Chen Du Tian Fu, the stall that lies at the bottom of the stairs of Flushing’s Golden Shopping Mall has been my favorite Sichuan spot for more than 10 years. I’ve even taken such luminaries as Sichuan food expert Fuchsia Dunlop and Anthony Bourdain there and once ran into Mission Chinese founder Danny Bowien and his staff.
I’ve tasted tremendously good cold noodles, fiery water poached fish, and superb ma po tofu, along with many, many other specialties from the vast menu. There’s one dish that never appeared, kung pao chicken, or gong bao ji ding as it is known in Chinese. (more…)
My friend Cherry—the bundle of wacky energy that is the creative force behind Elmhurst’s best Thai boat noodles—has been saying I should stop by her joint Pata Cafe when she’s there cooking on Tuesdays. I’ve been there before, but since the cafe, part after school hangout with French fries and part Thai hawker food, was just given a Michelin Bib Gourmand, I figured a return visit was in order.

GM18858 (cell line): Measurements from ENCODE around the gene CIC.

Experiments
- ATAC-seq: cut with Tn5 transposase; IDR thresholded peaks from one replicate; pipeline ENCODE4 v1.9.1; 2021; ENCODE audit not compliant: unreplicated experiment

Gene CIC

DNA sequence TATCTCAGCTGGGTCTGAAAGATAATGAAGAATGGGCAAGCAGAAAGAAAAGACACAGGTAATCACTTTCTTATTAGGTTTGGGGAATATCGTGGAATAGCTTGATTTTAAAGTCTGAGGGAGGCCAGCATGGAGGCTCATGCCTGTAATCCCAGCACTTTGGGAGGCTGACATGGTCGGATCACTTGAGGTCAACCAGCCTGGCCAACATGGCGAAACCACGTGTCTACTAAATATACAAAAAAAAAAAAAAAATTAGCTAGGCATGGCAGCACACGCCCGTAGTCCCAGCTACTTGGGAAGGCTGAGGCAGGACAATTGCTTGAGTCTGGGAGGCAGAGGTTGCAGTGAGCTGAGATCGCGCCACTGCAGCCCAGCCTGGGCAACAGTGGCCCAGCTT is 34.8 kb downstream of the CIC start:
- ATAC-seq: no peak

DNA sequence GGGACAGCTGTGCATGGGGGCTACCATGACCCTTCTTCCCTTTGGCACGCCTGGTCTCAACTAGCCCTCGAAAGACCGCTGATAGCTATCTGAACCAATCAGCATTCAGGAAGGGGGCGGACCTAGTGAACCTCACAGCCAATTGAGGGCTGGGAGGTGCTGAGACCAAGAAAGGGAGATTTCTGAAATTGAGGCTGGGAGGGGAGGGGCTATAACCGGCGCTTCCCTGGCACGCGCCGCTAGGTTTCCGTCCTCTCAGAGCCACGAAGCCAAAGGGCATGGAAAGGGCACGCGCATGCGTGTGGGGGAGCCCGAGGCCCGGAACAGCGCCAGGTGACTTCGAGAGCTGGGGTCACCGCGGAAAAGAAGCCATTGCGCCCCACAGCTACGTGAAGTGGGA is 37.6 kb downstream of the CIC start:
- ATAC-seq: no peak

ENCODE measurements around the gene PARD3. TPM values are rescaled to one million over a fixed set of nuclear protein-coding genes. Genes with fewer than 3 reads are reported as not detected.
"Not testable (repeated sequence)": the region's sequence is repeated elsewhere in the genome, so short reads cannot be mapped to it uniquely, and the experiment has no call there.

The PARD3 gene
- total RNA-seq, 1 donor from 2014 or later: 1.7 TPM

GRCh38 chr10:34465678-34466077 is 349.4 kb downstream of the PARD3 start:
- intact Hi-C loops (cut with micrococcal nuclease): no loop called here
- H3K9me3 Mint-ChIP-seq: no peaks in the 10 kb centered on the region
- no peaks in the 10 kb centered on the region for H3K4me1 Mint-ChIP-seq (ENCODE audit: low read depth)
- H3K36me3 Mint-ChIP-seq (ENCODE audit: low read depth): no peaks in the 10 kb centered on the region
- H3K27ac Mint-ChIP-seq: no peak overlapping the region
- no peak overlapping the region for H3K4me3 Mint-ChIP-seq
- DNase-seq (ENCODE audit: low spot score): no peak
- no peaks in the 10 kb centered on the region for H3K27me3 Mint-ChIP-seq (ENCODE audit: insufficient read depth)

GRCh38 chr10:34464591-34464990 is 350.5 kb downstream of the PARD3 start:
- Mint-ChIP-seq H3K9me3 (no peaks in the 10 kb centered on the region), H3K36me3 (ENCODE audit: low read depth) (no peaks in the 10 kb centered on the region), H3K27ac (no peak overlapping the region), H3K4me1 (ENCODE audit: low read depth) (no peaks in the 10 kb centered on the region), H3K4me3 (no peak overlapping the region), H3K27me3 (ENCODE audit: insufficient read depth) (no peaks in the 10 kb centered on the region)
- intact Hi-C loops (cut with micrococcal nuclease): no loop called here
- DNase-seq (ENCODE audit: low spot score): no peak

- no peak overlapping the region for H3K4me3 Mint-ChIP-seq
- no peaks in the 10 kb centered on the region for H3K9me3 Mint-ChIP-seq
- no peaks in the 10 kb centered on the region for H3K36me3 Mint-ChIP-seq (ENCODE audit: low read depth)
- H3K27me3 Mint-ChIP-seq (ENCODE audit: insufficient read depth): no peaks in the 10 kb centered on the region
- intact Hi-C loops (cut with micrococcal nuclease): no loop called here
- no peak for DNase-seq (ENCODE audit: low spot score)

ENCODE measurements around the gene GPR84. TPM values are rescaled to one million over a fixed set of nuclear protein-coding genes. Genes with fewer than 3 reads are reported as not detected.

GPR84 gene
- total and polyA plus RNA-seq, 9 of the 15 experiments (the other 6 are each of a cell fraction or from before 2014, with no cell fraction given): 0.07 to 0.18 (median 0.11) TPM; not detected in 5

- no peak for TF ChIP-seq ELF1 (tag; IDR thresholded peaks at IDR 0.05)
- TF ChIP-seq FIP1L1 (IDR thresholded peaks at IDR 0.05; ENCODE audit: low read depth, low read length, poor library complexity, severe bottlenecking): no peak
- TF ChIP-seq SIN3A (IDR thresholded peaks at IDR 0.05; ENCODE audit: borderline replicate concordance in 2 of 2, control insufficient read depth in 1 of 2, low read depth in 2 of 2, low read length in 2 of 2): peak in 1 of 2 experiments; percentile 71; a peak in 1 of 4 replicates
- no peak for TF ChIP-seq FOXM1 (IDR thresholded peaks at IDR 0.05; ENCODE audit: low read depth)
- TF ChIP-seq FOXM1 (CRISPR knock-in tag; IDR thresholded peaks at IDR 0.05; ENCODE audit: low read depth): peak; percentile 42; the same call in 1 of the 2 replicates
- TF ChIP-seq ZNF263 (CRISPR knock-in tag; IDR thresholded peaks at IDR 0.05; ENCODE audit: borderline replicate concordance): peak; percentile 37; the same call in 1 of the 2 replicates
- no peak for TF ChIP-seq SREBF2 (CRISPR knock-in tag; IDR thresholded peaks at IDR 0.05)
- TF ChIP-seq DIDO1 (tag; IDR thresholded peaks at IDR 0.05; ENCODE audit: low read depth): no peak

When I arrived, she reminded me of a special chicken dish, gai tod hat yai, that she had started making according to the recipe of Sunisa Nitmai who runs the kitchen at Pata Cafe. Named for the Southern city of Hat Yai where it first became popular, it is indeed quite special, crunchy and flavorful thanks to a marinade that includes coriander, coconut milk, cumin, and black pepper among other things. It’s served with a sweet chili sauce and nam jim jaew, a spicy funky mix of fish sauce and chili bolstered by roasted rice powder. It needs neither.
“The trick is you have fry them and make sure it’s crispy and not overcooked,” Cherry says, making it out to be far easier to make than it is.
Pata Cafe, 56-14 Van Horn St., Elmhurst, (347) 469-7142
It took me at least three years of attending the monthly NY Indonesian Food Bazaar to get around to trying a stand called Mie Tek Tek. I’d passed Chef Andy Sutanto many times as he tossed noodles and rice in his wok. For about a year one of the only things I ate at the movable Indonesian feast that takes place in Elmhurst’s St. James Parish House was bubur ayam, the rice porridge topped with chicken, crunchy soybeans, and spicy peanut sauce. I also had a thing for Pecel Ndeso’s tripe and other offal delights.
For whatever reason though on Saturday, even though I was really in the mood for soup, I decided to try Chef Andy’s Jakartan style street food. (more…)